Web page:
If you’re heading to Lake Tahoe in the summer, you should definitely consider hiking some of its trails. From granite cliffs to hillsides blanketed with Fir and Pine trees. There is unmatched beauty here. It allows for reflection. For deep thought. For recharging your batteries. An exhilarating way to get inspired and motivated for the next chapter in life.
There are loads of epic hikes in Lake Tahoe. Not just challenging ones. You’ll also find hikes that are perfect for the entire family. Not only can you hike the circumference of the lake and its surrounding hillsides, but also towards smaller finger lakes like Eagle Lake, Lake Kirkwood, Lily Pond Lake, Lower Echo Lake, Spooner Lake and more.
Check out our Lake Tahoe Hiking & Trails guide here.
From fishing in Lake Tahoe to fly fishing in Donner Lake, summer in Lake Tahoe presents abundant opportunities to fish the fresh waters. From the Truckee River and beyond, you can find opportunities to fish. However, take caution. The water is cold and moves fast in some areas. Be safe, no matter what lake or river you decide to fish in.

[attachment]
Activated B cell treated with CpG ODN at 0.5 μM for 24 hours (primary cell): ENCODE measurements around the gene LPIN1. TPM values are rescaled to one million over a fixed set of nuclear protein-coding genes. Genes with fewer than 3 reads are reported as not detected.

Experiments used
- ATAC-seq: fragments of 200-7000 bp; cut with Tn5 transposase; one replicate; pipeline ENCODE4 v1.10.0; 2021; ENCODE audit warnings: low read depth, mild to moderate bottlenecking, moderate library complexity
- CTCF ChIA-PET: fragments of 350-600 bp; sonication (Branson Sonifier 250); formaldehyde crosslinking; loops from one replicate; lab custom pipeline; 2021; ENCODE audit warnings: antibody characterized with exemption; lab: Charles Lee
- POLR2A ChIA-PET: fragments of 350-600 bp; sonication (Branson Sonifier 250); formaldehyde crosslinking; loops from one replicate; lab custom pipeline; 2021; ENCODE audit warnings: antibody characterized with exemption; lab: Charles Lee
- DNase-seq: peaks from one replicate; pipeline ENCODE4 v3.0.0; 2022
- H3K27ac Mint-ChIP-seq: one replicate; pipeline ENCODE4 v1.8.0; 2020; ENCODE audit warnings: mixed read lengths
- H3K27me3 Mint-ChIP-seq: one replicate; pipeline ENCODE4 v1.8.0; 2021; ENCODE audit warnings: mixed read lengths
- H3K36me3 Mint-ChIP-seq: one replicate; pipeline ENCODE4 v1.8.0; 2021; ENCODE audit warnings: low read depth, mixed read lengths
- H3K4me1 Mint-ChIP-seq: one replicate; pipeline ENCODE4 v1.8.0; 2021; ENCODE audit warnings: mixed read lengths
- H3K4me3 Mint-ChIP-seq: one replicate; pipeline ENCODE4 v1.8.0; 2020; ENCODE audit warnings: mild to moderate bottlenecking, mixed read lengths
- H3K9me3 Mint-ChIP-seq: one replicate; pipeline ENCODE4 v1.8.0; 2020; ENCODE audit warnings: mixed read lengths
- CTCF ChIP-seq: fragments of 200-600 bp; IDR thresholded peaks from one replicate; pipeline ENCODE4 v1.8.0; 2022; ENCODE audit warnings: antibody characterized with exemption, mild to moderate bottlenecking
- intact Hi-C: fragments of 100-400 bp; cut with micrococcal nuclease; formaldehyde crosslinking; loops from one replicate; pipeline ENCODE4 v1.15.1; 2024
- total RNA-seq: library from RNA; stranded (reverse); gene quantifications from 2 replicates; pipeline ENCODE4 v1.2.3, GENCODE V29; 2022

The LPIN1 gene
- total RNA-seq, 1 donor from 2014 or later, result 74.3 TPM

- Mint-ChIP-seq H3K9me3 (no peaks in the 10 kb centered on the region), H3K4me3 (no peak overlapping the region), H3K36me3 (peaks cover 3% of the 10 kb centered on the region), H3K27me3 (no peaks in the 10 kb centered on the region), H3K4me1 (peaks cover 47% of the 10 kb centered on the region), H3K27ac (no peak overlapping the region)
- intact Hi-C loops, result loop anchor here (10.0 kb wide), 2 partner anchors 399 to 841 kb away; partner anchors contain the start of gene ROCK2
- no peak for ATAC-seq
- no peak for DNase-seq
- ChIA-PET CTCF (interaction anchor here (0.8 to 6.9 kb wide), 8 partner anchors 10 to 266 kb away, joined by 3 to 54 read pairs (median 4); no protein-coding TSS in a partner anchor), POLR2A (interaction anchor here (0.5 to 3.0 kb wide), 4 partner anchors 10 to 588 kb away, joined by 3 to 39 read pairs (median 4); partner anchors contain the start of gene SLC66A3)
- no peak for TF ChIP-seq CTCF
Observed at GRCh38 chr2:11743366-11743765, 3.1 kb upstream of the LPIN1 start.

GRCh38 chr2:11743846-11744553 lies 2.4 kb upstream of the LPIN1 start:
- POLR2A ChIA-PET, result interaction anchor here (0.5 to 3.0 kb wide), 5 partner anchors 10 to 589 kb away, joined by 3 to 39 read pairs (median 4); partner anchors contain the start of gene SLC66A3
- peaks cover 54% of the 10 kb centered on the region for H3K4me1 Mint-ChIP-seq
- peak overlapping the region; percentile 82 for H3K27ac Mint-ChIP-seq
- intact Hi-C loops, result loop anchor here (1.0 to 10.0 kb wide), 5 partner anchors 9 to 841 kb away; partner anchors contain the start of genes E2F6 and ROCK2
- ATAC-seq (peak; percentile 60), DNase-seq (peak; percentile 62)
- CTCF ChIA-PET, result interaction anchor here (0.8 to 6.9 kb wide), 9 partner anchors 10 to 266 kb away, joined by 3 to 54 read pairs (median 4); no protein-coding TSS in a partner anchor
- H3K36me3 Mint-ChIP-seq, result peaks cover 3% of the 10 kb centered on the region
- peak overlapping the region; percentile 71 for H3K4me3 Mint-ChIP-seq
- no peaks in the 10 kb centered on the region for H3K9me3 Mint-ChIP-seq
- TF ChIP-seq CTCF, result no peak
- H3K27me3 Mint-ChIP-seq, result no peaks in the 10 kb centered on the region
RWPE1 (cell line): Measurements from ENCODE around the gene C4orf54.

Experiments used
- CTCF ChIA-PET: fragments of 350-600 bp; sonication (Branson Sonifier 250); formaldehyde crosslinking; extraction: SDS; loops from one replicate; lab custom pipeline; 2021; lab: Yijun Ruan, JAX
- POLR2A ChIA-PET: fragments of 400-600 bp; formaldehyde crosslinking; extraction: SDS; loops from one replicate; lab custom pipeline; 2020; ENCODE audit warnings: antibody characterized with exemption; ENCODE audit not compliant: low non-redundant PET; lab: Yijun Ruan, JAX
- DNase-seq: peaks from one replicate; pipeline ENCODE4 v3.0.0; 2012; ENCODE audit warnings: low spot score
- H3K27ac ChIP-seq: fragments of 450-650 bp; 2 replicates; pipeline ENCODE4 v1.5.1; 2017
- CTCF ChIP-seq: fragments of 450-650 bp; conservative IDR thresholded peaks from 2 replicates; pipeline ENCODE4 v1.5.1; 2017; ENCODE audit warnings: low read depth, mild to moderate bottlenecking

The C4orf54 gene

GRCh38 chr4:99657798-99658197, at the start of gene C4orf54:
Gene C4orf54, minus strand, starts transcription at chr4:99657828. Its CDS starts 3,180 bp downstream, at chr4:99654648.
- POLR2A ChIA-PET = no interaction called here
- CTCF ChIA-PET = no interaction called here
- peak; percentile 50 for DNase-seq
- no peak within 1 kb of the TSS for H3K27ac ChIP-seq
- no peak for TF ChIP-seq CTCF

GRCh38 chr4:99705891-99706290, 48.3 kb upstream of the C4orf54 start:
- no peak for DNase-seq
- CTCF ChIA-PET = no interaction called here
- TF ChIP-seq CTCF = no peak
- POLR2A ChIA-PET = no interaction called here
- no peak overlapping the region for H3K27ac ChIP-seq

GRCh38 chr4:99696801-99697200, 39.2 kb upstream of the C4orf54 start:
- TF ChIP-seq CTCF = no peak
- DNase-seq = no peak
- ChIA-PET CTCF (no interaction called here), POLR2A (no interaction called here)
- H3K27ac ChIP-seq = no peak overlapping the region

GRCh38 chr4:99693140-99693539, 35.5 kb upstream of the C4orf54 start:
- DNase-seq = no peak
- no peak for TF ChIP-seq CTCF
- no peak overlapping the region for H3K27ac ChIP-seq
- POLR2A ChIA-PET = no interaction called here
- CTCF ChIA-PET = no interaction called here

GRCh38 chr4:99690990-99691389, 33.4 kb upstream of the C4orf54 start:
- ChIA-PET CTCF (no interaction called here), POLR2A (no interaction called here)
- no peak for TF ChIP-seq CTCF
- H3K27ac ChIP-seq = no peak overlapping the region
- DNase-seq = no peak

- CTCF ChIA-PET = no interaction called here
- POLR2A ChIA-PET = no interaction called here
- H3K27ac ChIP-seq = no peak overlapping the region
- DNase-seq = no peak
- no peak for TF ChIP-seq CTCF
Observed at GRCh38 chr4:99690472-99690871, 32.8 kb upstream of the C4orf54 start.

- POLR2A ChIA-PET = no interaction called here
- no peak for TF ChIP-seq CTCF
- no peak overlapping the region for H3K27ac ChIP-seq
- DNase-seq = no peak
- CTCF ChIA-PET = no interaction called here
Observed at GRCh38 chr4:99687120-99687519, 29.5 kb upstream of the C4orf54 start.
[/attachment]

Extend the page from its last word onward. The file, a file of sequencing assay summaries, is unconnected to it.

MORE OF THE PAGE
Lake Tahoe is home to a diverse species of fish that would wet the appetite of the avid fisher. Here, not only will you find Rainbow Trout, but also Brown Trout, Kokanee Salmon, Mosquito Fish, Largemouth and Smallmouth Bass, Sockeye Salmon, Golden Shiner, Mountain Whitefish, Brown Bullhead and more.